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The Big Book of Science Fiction is 1,100 pages of sci-fi history

The Big Book of Science Fiction is 1,100 pages of sci-fi history


This anthology is a definitive volume of the genre

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As the title suggests, The Big Book of Science Fiction is a big book. I haven’t felt this sorry for mail carriers since the last Harry Potter novel came out. Weighing in at over 1,100 pages of fiction and commentary, Ann and Jeff Vandermeer’s massive tome is an important contribution to the larger conversation about science fiction, and it’s coming at the perfect time.

The definition of science fiction has long been debated

The Vandermeers catalog the ups and downs of the genre’s history in broad strokes in their introduction, taking readers through the various modern movements, efforts to include more women and authors of color, and the growing international movements that told the same stories. They note that in the three years that they worked on the project, they read though thousands of stories from across the genre’s history, and in doing so, essentially come to the conclusion that the simplest and most foolproof definition of the genre is that it’s any story that deals with the events of the future, whether that’s five minutes or a thousand years.

The Big Book of Science Fiction is a survey anthology, a book that seeks to cover a wide swath of the genre’s canon by going back through its history and selecting a representative sample. There have been other such survey anthologies before: The Norton Book of Science Fiction, edited by Ursula K. LeGuin and Brian Attebery is a wonderful and in-depth volume that covers the latter half of the 20th century. Another is The Wesleyan Anthology of Science Fiction, edited by Arthur B. Evans, Istvan Csicsery-Ronay Jr., Joan Gordon, Veronica Hollinger, Carol McGuirk, and Rob Latham, which covers the entirety of the last century and a half.

From the start, the Vandermeers outline that they’re looking to set up a better definition for science fiction. This isn’t a trivial task; it’s a question that’s long been debated in conventions, academic journals, and marketing departments at bookstores. They outline some of the deepest roots of the modern genre: Mary Shelley with Frankenstein, Jules Verne with his romantic adventures, and H.G. Wells with his own scientific stories, each of which form a complicated structure for the modern literary canon.

Science fiction is also saddled with a perception problem, stemming from the tradition of amateur and pulpy stories that were so popular in the early 20th century, even as authors and editors worked to continually improve the writing and quality of the stories in novels and magazines.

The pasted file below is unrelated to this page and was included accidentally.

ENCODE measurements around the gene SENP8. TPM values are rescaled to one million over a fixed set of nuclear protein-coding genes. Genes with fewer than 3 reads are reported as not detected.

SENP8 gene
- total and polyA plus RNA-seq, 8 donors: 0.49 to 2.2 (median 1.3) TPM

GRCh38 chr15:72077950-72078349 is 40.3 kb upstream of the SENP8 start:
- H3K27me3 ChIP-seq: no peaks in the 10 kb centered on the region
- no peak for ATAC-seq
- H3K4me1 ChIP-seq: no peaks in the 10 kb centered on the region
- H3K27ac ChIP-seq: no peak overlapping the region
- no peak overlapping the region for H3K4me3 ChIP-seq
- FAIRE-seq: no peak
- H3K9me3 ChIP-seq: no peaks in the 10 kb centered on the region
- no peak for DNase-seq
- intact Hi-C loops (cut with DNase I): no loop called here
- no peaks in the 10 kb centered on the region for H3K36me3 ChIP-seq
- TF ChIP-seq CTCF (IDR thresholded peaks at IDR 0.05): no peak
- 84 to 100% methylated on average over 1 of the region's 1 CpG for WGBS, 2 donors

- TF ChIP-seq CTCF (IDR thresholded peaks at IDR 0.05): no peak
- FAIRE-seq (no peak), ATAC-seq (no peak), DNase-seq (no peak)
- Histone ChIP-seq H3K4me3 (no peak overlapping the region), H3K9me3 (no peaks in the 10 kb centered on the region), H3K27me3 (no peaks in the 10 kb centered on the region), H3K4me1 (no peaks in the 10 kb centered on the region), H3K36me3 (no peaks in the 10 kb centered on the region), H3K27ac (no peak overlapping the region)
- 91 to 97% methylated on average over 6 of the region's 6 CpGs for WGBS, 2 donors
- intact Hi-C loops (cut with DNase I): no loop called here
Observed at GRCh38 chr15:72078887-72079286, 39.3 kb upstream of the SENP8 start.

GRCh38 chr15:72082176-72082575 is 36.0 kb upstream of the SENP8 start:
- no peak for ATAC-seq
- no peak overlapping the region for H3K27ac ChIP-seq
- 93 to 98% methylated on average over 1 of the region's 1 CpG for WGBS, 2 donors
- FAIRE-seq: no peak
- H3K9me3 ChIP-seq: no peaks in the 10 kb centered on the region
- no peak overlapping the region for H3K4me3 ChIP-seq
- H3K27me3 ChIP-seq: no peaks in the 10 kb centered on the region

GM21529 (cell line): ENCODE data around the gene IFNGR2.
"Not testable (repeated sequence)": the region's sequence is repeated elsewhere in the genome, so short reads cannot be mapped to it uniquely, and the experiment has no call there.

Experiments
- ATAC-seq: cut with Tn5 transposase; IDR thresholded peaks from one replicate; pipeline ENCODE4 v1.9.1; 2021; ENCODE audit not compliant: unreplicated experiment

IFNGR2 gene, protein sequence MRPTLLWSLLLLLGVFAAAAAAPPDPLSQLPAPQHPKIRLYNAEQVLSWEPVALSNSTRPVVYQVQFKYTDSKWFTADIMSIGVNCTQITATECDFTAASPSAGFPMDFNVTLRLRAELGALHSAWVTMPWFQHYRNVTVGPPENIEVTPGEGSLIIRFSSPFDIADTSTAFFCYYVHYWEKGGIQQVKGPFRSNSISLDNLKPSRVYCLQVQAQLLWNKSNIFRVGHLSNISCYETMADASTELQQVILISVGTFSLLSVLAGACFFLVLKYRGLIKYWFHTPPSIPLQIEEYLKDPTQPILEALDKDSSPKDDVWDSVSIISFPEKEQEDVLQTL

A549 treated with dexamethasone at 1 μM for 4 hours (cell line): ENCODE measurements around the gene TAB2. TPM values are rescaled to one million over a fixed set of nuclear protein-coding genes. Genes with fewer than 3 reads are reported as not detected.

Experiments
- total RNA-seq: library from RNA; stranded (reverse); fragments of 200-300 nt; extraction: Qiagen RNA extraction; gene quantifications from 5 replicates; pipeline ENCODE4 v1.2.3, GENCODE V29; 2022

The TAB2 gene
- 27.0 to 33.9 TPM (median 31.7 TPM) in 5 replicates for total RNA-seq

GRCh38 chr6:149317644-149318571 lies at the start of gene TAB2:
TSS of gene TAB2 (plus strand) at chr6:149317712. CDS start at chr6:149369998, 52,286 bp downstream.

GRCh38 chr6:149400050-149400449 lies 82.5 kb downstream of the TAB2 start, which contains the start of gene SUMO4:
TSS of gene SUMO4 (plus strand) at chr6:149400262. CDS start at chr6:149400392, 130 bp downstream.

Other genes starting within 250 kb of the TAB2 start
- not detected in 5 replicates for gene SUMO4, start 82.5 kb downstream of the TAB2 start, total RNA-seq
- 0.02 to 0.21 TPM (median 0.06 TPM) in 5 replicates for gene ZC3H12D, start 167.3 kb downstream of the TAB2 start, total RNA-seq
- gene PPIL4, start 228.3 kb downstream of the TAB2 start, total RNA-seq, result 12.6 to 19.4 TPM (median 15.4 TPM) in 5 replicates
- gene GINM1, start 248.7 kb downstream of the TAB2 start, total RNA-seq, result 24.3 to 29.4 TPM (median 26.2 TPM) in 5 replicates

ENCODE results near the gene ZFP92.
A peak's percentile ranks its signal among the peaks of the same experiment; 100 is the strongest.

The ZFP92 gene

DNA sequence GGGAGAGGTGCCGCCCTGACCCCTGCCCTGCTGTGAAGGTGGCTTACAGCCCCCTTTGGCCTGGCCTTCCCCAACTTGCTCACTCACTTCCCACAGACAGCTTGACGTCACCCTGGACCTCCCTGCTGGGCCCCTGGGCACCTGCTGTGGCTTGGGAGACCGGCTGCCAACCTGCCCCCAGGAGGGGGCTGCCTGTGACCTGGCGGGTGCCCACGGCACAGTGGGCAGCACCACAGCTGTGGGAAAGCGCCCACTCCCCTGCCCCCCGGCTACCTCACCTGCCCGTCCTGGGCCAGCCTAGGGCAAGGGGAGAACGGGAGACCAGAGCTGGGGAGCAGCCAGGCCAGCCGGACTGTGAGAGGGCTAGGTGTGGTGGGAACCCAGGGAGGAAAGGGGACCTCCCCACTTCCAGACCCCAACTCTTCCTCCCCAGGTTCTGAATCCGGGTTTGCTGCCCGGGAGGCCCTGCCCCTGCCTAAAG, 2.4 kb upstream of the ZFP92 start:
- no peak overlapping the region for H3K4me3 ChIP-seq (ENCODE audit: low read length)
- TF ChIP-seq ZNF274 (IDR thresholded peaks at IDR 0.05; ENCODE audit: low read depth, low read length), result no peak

A definitive and authoritative survey of the genre is important now, as science fiction has found itself as a sort of crossroads. All of those separate movements and styles have attracted their own followings, and with every passing year, continue to grow under the same umbrella term "science fiction." Over the years, this has caused some considerable drama between fans and writers of various sides, each trying to claim that their own tastes are the "definitive" type of story in science fiction. Most recently, a controversy over the Hugo Awards ballot have resurfaced older arguments.

The Vandermeer anthology is a partial answer to this quandary, laying out the broad strokes of the genre’s history, starting in 1897 and running all the way up through 2002. Many of the genre’s best authors are included here: Arthur C. Clarke, Isaac Asimov, Philip K. Dick, C.J. Cherryh, Ursula K. Le Guin, and others, as well as new authors such as Ted Chiang, Cixin Liu and Corey Doctorow. There's some real gems here: Wells' story The Star is an absolute early classic of the genre; Ted Chiang's first contact story The Story of Your Life is regarded as one of the greatest works of fiction ever written. (It's also being made into a film titled Arrival, starring Amy Adams and Jeremy Renner, later this year.)

This anthology recognizes that science fiction is an international body of literature

Nor do they ignore the larger science fiction world. There’s plenty of stories that have been translated for the first time in English. This sets The Big Book of Science Fiction apart from just about every other anthology because it’s recognizing that science fiction isn’t beholden to the tastes of US and UK readers: it’s truly an international body of literature.

This is a big book, and it’s an essential tome for readers who are dedicated SF fans or casual newcomers alike. Do they manage to redefine science fiction? I think so: the selection of stories comes from the broad umbrella of science fiction. It won’t settle the argument, but that’s an argument that will continue until the end of time.